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  • Adam Embry

A Theology of Moral Authority

This is a blog series entitled, "A Theology of ..." written by various Anglican priests and deacons in our Jurisdiction.

We conclude this series with a theology of moral authority by the Reverend Warwick Fuller.

“An authority is someone I depend upon to show me the reasons for acting. The authority of the expert, the person with a special knowledge, teaches me what I cannot work out for myself, e.g. how to operate a computer.” (Oliver O’Donovan, The Ways of Judgement, 131)

What does it mean for a Christian to have a conversation with a non-Christian? We often take for granted that when we talk to each other, to anyone in meetings, we speak the same language and have the same lens through which to view a problem. For Chaplains, this becomes hard mud to walk through as we wade into swamps and conversations about much of anything. We want to ensure we are heard and seen as “team players.” But what is the cost when Christians and non-Christians sit around the table and discuss much of anything, let alone morals, beliefs, and the price of milk?

Oliver O’Donovan, a British Anglican priest and Academic, has written and thought a lot about morals and politics. What makes O’Donovan special, through his many works, is that he will bring the Christian back to remind him that he is a Christian and that there is a lot of history to show that the Christian will be different from those outside the Church. Sometimes, he takes it for granted that Christians will have a hard time in this world because we are a peculiar people. Throughout his books, he brings the Christian back to the central premise that despite all of the excess baggage of differing views and roots we try to claim, our view will always return to the Gospel of Jesus Christ as the only way to correctly see and explain the world (Resurrection and Moral Order, 11). In each of his books, this is his overarching premise.

This is the reason that a Christian and a non-Christian cannot have the “same” conversation, especially when humanity is its subject. And we do a disservice to the person we are conversing with when we assume they understand. We also do a disservice to the Gospel when we are unclear about what makes us view the world this way. O’Donovan argues that a Christian’s morality will be able to see the world as it is properly ordered by the way of the Cross, the problem being that this is foolish to the “wise.”

When an Anglican Chaplain engages in these conversations, how can they not be filled with the Gospel? We hunt for opportunities, taking for granted that every chance we get to brief, to explain why we do what we do, is that opportunity. And when we are shy to share our Gospel response, can it be rooted in what we feel about our own authority?

In O’Donovan’s book on the 39 Articles, On the 39 Articles: Conversations with Tudor Christianity, chapter 8 discusses Articles 32-39 as they reflect the church and its authority as an institution. He says, “Authority is exercised over those who act for themselves (98).” Being part of a “free” society, where church membership is elective, means that if the world is ever going to learn how to live in light of its proper ordering properly, it will come from that institution that has modeled itself after that divine revelation: the Church. The authority of the church and its pattern of institution is best, and only, understood in light of what the Gospel says to be true.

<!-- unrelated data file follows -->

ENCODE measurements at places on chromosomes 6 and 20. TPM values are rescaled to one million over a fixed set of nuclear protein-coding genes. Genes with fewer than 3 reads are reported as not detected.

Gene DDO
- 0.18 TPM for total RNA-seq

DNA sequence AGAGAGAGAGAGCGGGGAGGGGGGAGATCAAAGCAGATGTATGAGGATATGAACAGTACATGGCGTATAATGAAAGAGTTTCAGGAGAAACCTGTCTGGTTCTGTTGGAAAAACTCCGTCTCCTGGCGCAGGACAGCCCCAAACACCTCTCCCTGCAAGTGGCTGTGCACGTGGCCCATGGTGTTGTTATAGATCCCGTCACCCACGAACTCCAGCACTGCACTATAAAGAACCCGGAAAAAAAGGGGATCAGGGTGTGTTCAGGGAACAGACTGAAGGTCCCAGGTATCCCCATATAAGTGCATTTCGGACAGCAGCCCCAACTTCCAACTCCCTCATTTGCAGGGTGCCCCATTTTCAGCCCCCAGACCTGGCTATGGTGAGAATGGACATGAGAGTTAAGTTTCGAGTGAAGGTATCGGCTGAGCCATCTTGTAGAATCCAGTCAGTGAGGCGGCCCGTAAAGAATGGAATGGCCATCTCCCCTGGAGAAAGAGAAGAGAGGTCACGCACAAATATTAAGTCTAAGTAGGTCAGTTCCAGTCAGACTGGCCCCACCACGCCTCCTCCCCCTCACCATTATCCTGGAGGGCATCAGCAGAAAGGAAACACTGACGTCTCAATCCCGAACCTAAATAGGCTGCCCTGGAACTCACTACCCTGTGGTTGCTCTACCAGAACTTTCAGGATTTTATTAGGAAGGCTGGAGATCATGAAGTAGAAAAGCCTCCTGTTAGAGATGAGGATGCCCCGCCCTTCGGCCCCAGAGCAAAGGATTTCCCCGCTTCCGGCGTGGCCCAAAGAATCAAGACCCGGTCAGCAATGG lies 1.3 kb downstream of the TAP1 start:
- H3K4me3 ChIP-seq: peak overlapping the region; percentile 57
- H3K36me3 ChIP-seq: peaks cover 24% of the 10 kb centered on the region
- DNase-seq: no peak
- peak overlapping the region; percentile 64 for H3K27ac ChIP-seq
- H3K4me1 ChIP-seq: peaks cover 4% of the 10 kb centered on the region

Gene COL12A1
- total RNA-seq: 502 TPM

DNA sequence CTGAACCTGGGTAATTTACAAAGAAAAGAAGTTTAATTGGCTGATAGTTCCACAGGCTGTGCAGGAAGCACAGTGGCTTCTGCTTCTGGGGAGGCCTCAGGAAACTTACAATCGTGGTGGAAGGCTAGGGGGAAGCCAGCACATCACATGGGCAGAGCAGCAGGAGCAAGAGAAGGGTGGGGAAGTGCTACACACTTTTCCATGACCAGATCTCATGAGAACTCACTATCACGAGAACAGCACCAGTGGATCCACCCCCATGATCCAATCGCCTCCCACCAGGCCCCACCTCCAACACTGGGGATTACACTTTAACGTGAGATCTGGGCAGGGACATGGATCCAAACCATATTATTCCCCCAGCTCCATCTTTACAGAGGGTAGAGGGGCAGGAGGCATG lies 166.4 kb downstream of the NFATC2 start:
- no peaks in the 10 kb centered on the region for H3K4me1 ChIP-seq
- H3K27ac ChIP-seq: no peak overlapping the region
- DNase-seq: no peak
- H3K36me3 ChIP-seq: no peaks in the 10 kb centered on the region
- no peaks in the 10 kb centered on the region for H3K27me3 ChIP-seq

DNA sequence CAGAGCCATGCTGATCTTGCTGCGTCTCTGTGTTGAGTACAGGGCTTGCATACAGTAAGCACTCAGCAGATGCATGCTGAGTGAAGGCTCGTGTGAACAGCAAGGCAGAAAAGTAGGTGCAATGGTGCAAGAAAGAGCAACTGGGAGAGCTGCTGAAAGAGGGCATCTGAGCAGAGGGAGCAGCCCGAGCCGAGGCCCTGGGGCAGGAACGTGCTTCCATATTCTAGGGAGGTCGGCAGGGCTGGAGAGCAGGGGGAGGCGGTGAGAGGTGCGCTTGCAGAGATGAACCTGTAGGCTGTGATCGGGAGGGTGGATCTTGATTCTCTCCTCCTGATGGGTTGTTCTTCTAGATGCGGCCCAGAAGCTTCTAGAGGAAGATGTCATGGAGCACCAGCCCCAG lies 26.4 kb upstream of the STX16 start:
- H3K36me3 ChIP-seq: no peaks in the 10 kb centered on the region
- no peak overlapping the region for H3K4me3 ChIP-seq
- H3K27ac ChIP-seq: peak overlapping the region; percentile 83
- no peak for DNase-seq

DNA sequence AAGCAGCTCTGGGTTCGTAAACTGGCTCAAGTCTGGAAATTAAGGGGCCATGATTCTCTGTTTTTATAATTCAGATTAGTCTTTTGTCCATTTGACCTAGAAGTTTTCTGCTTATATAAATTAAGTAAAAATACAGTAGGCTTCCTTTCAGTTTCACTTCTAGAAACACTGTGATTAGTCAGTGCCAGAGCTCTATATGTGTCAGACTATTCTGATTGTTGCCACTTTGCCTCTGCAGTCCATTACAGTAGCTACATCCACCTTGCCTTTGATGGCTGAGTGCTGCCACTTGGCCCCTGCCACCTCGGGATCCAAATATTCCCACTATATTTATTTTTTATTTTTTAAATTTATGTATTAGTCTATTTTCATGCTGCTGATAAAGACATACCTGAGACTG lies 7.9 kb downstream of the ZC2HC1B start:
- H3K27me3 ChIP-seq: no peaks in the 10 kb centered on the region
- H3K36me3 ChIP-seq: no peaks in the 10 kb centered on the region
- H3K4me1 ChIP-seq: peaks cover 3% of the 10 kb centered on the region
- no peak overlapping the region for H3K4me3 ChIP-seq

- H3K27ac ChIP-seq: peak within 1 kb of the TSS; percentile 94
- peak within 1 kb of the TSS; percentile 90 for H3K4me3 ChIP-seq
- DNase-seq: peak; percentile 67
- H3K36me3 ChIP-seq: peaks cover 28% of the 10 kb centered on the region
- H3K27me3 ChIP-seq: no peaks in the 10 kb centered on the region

Our authority, as ministers of God’s message, makes us the freest people. “To be under authority is to be freer than to be independent (The Ways of Judgement, 132.).” The problem arrives in our worlds when we try to marry our message with any other message. We then are no longer under authority, but we have created a peace treaty between two disparate ideals. How often do we try to divorce what we do on Sunday with what we do the rest of the week, when we are with our Hospital, Hospice, Wing, Battalion, or Ship? We try to keep our authority in check by making it only real where we think others will welcome it.

But, as O’Donovan points back to us in regards to Article 1, Our authority is based on the revelation of God through Jesus of Nazareth (OTTNA, 12). Authority does not have a wide base of premises but needs to be supported on the narrowest claim. O’Donovan believes that ordering the first set of Articles as they do is the strongest point of the Anglican Reformers epistemological efforts. They are making a statement for themselves, and for us who have inherited this point of view, that any authority a Church can have will be based on the authority and identity of Jesus.

Authority will bring judgment, but judgment brings the one thing needed in our world today: personal responsibility (The Ways of Judgement, 118). As priests, we have a great opportunity to bring back the beautiful message that people matter and how they live their lives matters. The decisions we serve make have real effects, and accountability is necessary. Priests serving as Chaplains cannot give up this responsibility and can only approach this subject if they acknowledge their authority.

I have greatly appreciated reading O’Donovan and gleaning from his insights. The most encouraging thread throughout all of his books is the challenge to maintain the “peculiar” message and not to be easily dismissed as anyone other than a man under authority. Christians, and especially chaplains, are a peculiar people with a strange message of freedom and delight that brings to light and joy the proper ordering of the world and how to live well in light of this message. We cannot be dismissed, and we cannot take for granted that everyone at a table is having the same conversation.

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Dec 07, 2023


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